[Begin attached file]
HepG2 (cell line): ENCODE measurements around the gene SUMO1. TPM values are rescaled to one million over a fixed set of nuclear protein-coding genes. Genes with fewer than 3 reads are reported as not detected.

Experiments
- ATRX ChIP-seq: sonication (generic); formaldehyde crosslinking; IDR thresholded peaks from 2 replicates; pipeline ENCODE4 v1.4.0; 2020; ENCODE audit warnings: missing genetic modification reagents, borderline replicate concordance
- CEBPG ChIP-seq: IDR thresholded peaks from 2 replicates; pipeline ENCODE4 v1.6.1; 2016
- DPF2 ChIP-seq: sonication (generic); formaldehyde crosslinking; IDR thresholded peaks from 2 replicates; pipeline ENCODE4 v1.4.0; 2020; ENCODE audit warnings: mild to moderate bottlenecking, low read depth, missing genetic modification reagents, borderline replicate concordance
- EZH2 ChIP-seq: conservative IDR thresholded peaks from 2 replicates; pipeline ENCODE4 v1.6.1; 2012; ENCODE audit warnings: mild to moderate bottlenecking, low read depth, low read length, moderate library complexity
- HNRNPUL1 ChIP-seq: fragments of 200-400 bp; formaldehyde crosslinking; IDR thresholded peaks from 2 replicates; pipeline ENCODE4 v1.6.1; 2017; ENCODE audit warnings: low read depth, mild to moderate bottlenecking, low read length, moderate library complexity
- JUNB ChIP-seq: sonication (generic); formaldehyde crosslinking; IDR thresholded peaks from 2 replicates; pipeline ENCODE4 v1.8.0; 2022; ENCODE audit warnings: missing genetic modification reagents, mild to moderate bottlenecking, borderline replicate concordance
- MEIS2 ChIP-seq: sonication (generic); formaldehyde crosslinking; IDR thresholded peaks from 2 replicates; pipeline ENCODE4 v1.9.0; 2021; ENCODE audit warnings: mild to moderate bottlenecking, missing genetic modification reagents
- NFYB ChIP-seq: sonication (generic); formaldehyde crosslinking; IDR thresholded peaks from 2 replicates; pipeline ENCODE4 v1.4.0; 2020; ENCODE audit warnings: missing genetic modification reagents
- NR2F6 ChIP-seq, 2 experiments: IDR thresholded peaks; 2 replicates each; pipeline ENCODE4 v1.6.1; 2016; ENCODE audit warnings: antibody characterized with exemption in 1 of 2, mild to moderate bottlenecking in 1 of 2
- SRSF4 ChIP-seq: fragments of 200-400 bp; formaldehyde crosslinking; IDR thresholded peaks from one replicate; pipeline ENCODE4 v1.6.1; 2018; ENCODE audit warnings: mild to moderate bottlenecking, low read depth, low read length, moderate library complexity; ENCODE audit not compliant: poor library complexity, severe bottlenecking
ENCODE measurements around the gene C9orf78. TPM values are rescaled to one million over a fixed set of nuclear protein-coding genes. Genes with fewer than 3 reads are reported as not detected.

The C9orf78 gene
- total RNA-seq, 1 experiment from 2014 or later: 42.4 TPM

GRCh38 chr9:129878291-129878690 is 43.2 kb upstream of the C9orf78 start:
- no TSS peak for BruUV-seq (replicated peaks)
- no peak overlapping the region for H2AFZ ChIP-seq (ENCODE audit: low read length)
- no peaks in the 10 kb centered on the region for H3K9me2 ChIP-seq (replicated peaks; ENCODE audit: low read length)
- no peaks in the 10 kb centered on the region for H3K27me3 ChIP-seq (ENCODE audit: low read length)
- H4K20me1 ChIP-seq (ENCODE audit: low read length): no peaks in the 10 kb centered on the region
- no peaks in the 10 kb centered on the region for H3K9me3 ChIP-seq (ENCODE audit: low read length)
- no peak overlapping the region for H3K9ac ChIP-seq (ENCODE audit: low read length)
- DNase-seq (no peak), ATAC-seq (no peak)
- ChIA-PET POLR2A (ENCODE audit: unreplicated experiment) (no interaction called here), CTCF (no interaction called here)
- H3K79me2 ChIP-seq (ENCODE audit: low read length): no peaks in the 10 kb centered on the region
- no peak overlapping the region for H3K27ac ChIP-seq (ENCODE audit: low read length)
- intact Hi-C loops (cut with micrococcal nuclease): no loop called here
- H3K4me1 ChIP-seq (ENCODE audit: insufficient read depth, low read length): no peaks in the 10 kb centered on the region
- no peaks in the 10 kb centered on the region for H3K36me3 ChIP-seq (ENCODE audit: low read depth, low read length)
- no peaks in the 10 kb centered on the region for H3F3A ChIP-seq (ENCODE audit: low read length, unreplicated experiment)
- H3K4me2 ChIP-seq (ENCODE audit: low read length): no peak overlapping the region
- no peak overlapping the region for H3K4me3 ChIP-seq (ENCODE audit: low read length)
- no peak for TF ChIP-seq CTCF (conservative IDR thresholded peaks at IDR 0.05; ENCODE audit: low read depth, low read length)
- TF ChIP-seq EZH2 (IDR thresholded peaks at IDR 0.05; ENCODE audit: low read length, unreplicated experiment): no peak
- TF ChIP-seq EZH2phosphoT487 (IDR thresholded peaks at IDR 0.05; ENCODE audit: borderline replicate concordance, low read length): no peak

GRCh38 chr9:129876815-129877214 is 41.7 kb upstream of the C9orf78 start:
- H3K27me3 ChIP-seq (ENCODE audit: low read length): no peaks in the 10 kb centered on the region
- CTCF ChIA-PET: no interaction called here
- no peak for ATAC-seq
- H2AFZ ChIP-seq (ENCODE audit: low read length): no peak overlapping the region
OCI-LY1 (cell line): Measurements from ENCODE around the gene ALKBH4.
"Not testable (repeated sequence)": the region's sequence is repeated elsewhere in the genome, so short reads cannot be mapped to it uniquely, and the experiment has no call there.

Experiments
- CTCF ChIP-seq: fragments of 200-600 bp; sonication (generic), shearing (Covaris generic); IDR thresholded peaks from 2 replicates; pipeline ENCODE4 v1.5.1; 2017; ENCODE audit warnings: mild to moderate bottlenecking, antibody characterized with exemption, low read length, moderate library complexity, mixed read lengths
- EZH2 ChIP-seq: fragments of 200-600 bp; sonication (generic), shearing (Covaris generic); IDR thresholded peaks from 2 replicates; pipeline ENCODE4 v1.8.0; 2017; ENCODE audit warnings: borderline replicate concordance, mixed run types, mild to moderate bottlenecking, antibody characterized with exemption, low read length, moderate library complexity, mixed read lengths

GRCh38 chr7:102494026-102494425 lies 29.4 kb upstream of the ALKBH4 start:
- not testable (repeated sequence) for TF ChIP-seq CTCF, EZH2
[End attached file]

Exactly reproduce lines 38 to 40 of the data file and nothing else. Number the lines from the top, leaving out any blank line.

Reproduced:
- H3K27me3 ChIP-seq (ENCODE audit: low read length): no peaks in the 10 kb centered on the region
- CTCF ChIA-PET: no interaction called here
- no peak for ATAC-seq